Waatea News Update

News from Waatea 603 AM, Urban Maori radio, first with Maori news

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Location: Auckland, New Zealand

Monday, May 23, 2011

Poverty no excuse for child abuse

Maori Party co-leader Tariana Turia says Maori must stop blaming poverty for child abuse.

The Associate Social Development Minister this month launched a new hohourongo (family violence) whanau intervention programme for the Auckland District Health Board area.

She says her generation finds it hard to understand how children are treated.

“All of us grew up in very poor households. This is about our behaviour, not our income, and we’ve got to stop this in its tracks and all; of us, every single one of us in our communities are gong to have to step forward and make sure we are making everybody in our street our business,” Mrs Turia says.

Abuse of alcohol and drugs seems to be the major contributing factor to child abuse.

DAVIS HUMBLED BY BACKING FOR BY-ELECTION CAMPAIGN

Labour's Te Tai Tokerau by-election candidate says he's humbled by the backing the party is giving him.

The by-election was a major talking point at the party's election year congress over the weekend, with new president Moira Coatsworth emphasising the party's commitment to the Maori seats,

Kelvin Davis says the commitment he got from all levels of the organisation indicated Labour's determination to do well.

“There was just unanimous support for the fact we are contesting Te Tai Tokerau. That’s members of the party everyone who was there, knows the Maori seats are important to use as Labour and we are keen to win those seats back,” he says.

A good showing in Te Taitokerau will help with the campaign for the other Maori seats in November's general election.

MAORI TELEVISION RAKES IN $2.5 MILLION FROM TELETHON

Maori Televison chief executive Jim Mather says the weekend's telethon shows the value of being a state broadcaster.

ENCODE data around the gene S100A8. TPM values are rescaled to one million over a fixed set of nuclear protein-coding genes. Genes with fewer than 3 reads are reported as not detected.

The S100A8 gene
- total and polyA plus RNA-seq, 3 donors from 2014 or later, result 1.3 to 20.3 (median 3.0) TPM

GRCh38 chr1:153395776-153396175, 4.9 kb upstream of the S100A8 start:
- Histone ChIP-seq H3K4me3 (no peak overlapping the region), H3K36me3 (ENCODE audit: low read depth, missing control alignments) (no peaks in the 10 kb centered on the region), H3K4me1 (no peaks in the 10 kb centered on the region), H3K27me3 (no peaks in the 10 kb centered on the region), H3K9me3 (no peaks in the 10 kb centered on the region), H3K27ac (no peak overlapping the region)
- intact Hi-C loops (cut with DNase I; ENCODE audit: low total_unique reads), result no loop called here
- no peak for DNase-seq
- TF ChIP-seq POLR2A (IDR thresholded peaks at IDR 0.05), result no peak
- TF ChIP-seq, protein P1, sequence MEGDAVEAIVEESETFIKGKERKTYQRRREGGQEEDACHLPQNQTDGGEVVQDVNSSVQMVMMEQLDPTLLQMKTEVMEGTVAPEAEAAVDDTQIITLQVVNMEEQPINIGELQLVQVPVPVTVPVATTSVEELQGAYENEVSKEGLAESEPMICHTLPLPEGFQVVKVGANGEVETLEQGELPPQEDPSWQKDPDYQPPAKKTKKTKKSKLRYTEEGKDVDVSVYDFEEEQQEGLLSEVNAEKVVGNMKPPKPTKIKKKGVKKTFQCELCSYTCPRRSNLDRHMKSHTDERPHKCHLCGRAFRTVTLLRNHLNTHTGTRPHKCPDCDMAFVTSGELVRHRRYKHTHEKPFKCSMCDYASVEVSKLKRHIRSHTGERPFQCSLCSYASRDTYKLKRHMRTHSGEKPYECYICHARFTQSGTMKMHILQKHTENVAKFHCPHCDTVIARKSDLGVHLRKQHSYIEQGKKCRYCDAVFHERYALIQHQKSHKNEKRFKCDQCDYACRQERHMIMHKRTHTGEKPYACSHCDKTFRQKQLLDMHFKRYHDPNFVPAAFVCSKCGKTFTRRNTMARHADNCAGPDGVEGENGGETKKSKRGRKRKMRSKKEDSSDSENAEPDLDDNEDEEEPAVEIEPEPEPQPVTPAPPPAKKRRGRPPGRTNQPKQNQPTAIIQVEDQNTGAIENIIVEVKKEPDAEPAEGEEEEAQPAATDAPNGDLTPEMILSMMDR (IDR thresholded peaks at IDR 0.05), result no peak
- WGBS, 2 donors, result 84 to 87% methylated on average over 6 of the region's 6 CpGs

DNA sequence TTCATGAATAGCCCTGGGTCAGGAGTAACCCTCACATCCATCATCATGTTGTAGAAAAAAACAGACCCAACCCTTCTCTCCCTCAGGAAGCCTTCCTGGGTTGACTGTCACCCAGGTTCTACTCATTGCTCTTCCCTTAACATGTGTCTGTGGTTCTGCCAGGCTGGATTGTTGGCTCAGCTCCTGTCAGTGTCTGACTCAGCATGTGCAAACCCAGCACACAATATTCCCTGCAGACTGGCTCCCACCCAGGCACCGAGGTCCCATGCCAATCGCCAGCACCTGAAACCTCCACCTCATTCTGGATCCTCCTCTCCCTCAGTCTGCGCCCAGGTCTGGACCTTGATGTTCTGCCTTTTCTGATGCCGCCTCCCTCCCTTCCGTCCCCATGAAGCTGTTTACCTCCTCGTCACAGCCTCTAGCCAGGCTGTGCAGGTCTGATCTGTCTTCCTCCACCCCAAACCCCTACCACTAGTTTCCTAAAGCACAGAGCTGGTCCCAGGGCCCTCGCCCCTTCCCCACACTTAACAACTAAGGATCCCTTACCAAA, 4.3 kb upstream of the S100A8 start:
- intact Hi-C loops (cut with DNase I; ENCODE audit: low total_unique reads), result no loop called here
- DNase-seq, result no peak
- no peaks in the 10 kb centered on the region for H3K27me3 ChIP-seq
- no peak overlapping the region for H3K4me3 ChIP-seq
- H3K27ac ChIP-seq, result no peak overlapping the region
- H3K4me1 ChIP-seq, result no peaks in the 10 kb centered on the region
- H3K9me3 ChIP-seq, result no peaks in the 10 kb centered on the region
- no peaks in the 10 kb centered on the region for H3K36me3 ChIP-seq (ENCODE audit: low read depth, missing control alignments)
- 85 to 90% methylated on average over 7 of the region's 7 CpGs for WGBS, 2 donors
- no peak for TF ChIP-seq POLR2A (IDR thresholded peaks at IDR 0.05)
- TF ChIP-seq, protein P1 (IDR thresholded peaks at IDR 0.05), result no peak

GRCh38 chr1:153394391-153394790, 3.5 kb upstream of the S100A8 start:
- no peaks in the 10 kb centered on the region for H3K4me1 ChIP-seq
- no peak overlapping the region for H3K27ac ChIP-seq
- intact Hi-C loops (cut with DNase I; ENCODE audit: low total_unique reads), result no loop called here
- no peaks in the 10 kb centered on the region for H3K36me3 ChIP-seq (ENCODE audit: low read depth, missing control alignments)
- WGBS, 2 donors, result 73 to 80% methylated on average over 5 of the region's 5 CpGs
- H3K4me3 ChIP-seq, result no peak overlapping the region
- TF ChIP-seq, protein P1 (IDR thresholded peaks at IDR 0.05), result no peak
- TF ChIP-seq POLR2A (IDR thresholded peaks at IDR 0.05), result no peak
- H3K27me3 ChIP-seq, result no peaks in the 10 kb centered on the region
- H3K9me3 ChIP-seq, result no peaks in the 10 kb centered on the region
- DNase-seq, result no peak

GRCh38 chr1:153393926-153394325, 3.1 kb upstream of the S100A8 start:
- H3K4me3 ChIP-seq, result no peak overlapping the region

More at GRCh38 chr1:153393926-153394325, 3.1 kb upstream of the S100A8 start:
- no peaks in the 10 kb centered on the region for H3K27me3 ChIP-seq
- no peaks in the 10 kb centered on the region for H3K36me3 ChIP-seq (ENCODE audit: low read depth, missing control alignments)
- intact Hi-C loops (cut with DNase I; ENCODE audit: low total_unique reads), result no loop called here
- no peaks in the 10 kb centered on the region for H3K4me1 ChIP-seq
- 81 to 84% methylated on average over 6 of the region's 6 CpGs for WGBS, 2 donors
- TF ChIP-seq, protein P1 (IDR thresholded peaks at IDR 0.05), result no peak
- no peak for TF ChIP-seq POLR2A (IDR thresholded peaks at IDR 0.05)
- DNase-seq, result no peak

The 12-hour Rise Up Christchurch telethon raised more than $2.5 million for earthquake relief.

Mr Mather says the channel brought together private sponsors such as Fontera and state funders including te Mangai Pahu and te Puni Kokori competition between channel personalities was able to be put aside.

DEDICATED MAORI FUNDS SIGN OF ELECTION YEAR COURAGE

Maori Party co-leader Tariana Turia says National has been courageous in providing dedicated money to Maori initiatives in an election year.

She says the Maori Party was able to secure $213 million of spending in the Budget when virtually every other area of spending got cut back.
Mrs Turia contrasted it with Labour's approach in Government.

“When Don Brash was in before (as National’s leader), when he started speaking anti-Maori, Labour really got speed wobbles and they tried to mainstream absolutely everything and they wouldn’t give any dedicated money to Maori at that time so we’re really pleased because it is unusual for a Government to do this,” she says.

Mrs Turia says in the two and a half years the Maori Party has been in coalition with National it has secured more than $600 million for Maori initiatives.

MAORI PARTY MATHS DON’T ADD UP

But Labour MP Shane Jones is questioning the Maori Party's maths.

He says Pita Sharples and Tariana Turia must hope their supporters can't read a budget, and can't tell the difference between new spending and existing funds which have been renamed.

“I did get Pita (Sharples) statement, I think it was $623 million, I’ve got three university qualifications, I couldn’t make it add up, so maybe these kura kaupapas that he’s strengthening, maybe he needs to go back there and get an abacus and work out how to add,” Mr Jones says.

His best estimate of new spending won by the Maori Party is $25 million.

WARDENS KEEN TO START PRISON REHABILITATION

Auckland Maori wardens are keen to get a rehabilitation programme developed by the Church of Scientology into the country's prisons.

Criminon, which was developed in New Zealand 40 years ago and is now used in 35 countries, offers courses in drug detoxification, ethical behavior, literacy, anger management and parenting skills.

Jack Taumaunu, the chair of the Waitemata Maori Wardens Trust, says it offers a way forward for the large number of Maori in prison, and could give prisoners skills to teach others alternatives to crime when they get out.

He says the wardens have a license to run the programme from ABLE (Association for Better Living and Education) International, which runs courses in Israel, Indonesia and Taiwan.

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